Voices In Opposition
There's 35 days to go to the analog shutdown - or is there?
When I started this blog nearly three years ago, one of things I wondered about the most was if or when we would begin to see signs of real opposition to the change. I never discounted this possibility, largely because I know a lot of people who have no particular interest in DTV and their opinion at the time I started out was that this date would surely be pushed back once again. As time went on it seemed they were being proven wrong. Though occasionally you would see a site such as stopsnow.rccrg.info which would urge slowing things down if necessary to ensure that the poor and the old are not left behind, they didn't seem to be having much visibility or presence.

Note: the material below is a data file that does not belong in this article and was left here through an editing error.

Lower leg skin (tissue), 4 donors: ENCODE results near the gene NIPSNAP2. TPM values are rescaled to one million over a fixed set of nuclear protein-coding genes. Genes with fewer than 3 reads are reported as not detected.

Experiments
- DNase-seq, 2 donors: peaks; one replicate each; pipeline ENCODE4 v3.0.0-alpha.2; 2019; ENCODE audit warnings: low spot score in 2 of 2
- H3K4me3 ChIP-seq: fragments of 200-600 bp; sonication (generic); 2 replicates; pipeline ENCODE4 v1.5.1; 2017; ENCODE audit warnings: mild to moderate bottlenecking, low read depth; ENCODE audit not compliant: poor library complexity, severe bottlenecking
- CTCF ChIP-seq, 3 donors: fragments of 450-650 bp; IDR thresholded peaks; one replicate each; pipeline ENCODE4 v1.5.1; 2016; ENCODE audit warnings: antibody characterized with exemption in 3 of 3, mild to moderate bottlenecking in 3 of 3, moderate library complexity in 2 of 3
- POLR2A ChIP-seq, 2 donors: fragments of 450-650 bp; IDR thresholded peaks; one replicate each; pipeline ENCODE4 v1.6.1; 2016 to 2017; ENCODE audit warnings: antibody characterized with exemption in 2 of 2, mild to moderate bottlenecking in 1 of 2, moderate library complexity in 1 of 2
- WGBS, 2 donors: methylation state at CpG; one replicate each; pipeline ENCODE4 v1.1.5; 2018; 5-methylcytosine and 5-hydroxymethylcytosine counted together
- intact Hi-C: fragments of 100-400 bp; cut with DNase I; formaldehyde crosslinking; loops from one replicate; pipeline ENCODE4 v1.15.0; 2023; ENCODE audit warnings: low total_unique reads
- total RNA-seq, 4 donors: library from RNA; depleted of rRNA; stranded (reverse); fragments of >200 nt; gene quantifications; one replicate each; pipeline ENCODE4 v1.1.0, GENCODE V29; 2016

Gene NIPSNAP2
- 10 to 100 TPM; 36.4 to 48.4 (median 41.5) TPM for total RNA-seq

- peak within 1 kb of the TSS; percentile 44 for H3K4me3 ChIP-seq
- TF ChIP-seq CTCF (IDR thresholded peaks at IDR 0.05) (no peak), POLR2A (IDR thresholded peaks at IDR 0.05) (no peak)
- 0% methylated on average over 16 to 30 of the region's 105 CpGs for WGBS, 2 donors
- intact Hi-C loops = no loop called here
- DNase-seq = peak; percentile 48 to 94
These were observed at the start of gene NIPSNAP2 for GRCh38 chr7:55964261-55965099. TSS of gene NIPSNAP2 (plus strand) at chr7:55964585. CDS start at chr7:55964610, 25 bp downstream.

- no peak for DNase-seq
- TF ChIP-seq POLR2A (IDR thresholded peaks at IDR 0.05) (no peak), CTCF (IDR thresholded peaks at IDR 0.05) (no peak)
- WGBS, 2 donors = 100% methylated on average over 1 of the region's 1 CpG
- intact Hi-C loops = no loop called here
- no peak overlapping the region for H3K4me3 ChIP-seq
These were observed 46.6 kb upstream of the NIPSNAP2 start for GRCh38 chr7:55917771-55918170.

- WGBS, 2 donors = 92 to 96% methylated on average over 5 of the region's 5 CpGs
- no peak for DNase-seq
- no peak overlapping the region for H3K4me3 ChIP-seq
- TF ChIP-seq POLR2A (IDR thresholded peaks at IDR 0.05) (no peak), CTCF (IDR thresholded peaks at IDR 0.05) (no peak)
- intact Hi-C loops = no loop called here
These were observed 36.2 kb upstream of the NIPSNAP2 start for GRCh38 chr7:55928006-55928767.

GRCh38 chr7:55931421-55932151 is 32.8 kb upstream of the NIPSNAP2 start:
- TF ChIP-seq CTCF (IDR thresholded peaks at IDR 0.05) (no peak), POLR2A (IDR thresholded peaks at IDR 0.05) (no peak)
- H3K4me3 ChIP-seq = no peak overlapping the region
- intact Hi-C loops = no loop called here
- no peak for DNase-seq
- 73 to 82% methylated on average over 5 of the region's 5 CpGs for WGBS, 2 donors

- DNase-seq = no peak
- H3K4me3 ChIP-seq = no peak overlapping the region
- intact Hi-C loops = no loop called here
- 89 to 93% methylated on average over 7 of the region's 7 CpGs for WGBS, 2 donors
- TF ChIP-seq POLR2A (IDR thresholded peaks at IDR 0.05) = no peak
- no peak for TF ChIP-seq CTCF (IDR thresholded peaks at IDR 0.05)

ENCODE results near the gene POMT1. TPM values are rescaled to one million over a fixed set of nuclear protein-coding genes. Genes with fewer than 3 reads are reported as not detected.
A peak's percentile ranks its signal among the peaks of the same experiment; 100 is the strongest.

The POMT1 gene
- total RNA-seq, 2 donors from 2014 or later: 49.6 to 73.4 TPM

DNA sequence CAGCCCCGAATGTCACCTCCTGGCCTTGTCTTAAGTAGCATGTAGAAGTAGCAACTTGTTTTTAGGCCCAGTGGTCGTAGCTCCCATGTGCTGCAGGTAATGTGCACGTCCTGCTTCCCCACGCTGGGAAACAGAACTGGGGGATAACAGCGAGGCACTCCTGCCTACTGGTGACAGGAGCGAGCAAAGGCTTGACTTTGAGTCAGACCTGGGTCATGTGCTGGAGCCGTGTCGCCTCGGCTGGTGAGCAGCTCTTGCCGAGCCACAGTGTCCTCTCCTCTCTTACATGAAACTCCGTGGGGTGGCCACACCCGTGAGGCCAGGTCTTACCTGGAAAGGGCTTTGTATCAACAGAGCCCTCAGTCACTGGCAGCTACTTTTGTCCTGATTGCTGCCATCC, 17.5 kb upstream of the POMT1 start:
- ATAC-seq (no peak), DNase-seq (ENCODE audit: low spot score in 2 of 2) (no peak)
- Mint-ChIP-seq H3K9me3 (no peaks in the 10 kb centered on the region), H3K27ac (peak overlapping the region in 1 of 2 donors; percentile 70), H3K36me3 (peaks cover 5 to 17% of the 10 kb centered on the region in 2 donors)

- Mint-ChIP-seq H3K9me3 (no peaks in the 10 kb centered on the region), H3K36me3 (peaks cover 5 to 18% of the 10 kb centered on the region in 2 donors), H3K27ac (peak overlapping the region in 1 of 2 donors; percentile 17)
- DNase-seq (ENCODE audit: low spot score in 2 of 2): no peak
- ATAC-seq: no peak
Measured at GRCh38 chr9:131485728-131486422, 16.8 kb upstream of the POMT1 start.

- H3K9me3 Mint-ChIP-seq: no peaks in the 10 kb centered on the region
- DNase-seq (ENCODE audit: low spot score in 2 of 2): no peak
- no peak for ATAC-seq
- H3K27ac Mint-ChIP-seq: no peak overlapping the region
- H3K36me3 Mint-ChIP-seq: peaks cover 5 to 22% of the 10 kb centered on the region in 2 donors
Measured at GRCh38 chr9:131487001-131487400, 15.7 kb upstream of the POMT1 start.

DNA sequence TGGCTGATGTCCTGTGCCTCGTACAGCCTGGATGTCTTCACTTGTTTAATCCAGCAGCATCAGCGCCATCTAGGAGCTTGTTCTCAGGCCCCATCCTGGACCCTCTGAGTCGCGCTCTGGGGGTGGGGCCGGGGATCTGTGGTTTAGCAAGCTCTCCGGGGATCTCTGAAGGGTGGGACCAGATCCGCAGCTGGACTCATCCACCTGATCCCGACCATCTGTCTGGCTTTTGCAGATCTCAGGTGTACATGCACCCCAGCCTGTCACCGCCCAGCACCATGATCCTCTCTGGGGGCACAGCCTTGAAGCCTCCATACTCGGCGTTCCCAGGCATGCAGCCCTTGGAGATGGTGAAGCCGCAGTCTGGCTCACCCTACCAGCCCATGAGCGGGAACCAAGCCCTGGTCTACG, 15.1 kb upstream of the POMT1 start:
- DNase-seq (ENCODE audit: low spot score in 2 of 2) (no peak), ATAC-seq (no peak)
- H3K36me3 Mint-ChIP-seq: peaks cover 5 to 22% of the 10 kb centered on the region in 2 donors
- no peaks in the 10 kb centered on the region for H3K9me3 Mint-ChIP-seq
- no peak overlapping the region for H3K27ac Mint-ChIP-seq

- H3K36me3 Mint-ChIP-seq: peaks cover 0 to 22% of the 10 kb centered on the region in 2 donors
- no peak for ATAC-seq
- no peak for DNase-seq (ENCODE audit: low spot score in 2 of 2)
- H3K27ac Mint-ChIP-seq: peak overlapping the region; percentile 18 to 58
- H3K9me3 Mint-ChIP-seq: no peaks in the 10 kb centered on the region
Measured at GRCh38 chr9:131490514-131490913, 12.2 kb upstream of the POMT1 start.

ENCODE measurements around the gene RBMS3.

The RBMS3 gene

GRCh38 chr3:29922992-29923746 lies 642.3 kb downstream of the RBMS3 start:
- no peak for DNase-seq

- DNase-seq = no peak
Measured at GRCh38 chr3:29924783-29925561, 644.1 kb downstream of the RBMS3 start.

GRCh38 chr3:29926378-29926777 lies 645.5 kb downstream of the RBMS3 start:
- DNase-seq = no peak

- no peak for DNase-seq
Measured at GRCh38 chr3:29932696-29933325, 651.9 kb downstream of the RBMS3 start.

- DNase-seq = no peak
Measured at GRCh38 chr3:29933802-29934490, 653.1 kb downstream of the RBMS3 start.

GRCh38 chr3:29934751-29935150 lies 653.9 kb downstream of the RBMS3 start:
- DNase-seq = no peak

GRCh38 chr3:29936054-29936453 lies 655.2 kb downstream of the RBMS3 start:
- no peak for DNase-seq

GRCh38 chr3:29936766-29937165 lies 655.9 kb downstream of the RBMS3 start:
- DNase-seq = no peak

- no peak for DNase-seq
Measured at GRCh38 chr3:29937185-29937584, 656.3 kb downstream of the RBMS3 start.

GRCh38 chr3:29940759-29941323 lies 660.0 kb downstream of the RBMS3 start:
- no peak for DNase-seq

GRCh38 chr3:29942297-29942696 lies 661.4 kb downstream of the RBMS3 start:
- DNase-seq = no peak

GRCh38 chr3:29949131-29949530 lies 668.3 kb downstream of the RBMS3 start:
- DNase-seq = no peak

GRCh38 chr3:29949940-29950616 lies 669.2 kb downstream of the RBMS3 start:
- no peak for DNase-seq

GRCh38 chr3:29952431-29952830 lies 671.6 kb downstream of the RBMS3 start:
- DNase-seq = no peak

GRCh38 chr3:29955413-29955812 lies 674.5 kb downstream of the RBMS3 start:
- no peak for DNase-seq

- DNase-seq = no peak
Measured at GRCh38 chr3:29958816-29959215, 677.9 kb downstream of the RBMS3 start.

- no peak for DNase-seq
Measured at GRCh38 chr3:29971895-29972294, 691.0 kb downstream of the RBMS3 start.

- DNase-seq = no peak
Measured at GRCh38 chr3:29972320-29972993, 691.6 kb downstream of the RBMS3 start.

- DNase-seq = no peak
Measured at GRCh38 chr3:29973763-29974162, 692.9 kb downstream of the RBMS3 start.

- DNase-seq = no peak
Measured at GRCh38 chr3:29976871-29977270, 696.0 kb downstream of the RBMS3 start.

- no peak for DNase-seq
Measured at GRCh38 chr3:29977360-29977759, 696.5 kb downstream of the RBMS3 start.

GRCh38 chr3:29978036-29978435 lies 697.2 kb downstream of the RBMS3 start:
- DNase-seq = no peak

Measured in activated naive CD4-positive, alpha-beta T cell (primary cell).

Then came the first early transition (Wilmington, N.C.) and word that call centers were flooded with thousands of calls despite extensive handholding by the government (including the giving away of large numbers of converter boxes). Many of these calls concerned reception problems, and helped to raise awareness of the fact that many digital stations may end up with a smaller reception area than their analog predecessors. Still, there were no reports of widespread public outrage, and we have to assume that in the end people made the adjustments that had to be made (possibly including a new antenna) or decided instead that continuing to receive TV just wasn't worth the additional effort and expense.